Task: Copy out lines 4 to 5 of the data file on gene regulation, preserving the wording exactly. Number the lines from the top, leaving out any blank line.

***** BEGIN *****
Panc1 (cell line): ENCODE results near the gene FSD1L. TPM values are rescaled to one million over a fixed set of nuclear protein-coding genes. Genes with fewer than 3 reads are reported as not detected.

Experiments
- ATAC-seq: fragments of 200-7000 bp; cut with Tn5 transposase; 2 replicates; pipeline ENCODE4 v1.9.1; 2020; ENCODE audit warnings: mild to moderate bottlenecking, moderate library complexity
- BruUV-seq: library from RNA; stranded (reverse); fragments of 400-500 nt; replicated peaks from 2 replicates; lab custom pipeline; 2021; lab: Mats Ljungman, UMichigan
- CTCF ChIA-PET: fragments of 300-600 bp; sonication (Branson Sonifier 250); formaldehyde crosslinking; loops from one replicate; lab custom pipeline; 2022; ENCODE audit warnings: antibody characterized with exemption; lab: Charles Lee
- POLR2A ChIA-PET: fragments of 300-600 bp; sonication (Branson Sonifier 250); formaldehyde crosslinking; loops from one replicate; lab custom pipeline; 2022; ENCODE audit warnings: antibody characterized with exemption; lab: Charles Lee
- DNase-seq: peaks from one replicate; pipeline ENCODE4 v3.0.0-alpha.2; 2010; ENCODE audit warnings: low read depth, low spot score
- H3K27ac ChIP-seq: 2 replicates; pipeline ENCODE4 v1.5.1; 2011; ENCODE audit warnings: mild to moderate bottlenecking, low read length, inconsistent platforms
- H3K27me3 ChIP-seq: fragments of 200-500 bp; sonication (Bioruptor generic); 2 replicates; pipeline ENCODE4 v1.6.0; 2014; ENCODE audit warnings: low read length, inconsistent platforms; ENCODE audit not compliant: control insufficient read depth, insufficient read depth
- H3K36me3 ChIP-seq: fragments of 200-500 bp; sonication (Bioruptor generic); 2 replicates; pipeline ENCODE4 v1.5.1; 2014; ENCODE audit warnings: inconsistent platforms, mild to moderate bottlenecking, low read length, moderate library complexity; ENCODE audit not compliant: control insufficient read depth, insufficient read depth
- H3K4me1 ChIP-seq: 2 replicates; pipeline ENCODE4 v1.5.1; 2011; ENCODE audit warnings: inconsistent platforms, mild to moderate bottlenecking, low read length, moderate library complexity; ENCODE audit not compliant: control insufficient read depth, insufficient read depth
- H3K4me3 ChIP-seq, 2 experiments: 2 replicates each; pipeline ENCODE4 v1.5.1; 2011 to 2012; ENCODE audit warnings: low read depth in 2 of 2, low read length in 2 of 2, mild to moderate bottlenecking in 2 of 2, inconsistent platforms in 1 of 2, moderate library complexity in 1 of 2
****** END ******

- BruUV-seq: library from RNA; stranded (reverse); fragments of 400-500 nt; replicated peaks from 2 replicates; lab custom pipeline; 2021; lab: Mats Ljungman, UMichigan
- CTCF ChIA-PET: fragments of 300-600 bp; sonication (Branson Sonifier 250); formaldehyde crosslinking; loops from one replicate; lab custom pipeline; 2022; ENCODE audit warnings: antibody characterized with exemption; lab: Charles Lee